The North Pacific giant octopus (Enteroctopus dofleini) is the largest and longest-lived octopus species. Although their average length and mass are 5 meters and 20 to 50 kilograms, respectively, the largest individual recorded was 9.1 meter long and weighed 272 kilograms. They usually live for three to five years. The giant Pacific octopus grows larger and lives longer than any other octopus species.
The size record is held by a sample that measured 30 feet wide and weighed more than 600 pounds. The averages are more than 16 feet and 110 pounds. The time between hatching, reproduction and death varies between octopus species. Common octopus, for example, can live only two years, while giant octopus can live up to three years but up to five years as long as they don't mate.
The giant Pacific octopus can be between three and five years old in the wild. The prize for the longest-lived octopus species goes to the giant Pacific octopus. They have an average wingspan of 16 feet wide and weigh approximately 110 pounds. The largest recorded was 30 feet wide and weighed a whopping 600 pounds.
The fins look like the ears of an elephant, earning one of these species the name “the Dumbo octopus” in honor of the Disney character Dumbo. Neurobiologists at the University of Chicago discovered that female octopus has four distinct phases of maternal behavior linked to molecular signals produced by the optic gland. It depends on the species, but if octopus live in the wild or in captivity, they still have a relatively short lifespan that ranges from about one to five years. Researchers believe that the octopus was able to survive lack of food due to its inactivity, which kept its metabolic demands low.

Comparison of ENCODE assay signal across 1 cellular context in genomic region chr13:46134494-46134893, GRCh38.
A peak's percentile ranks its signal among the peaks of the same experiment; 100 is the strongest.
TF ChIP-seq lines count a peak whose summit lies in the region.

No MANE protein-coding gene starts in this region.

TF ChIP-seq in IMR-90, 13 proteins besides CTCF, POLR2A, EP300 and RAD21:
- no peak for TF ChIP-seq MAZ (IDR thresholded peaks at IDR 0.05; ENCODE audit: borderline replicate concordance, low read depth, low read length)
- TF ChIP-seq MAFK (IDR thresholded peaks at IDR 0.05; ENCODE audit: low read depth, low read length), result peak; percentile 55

There are larger species, which live 3 to 4 years in nature, but if you are looking for the average life expectancy, it will reach around 3 years. After leaving their egg boxes, certain species of baby octopus swim to the surface, where they spend their first few days floating among plankton. Females live long enough to meticulously care for their eggs, but they don't eat during this months-long incubation period and usually die soon after. By the time baby octopuses begin to hatch their eggs, they are already orphans and must survive on their own.
Octopuses that live in colder waters also have a longer lifespan compared to those that inhabit the warm waters of the world. On average, the life expectancy of an octopus can range from 6 months to 5 years, depending on the species considered. Giant, chameleon-shaped Pacific octopus can change their appearance to imitate highly patterned rocks and corals. This is still being studied, but one theory is that the main evolutionary task of the octopus is to reproduce and, once this is done, its “work is complete”.
Of the approximately 300 species of octopus, they live on average between six months and five years, depending on the species. Giant Pacific octopus have one of the longest lives of any octopus species and live for 3 to 5 years. Research has eliminated the optic gland of the female octopus and found that they live significantly longer. While most other intelligent animals have a relatively long life expectancy, the life expectancy of octopus is short.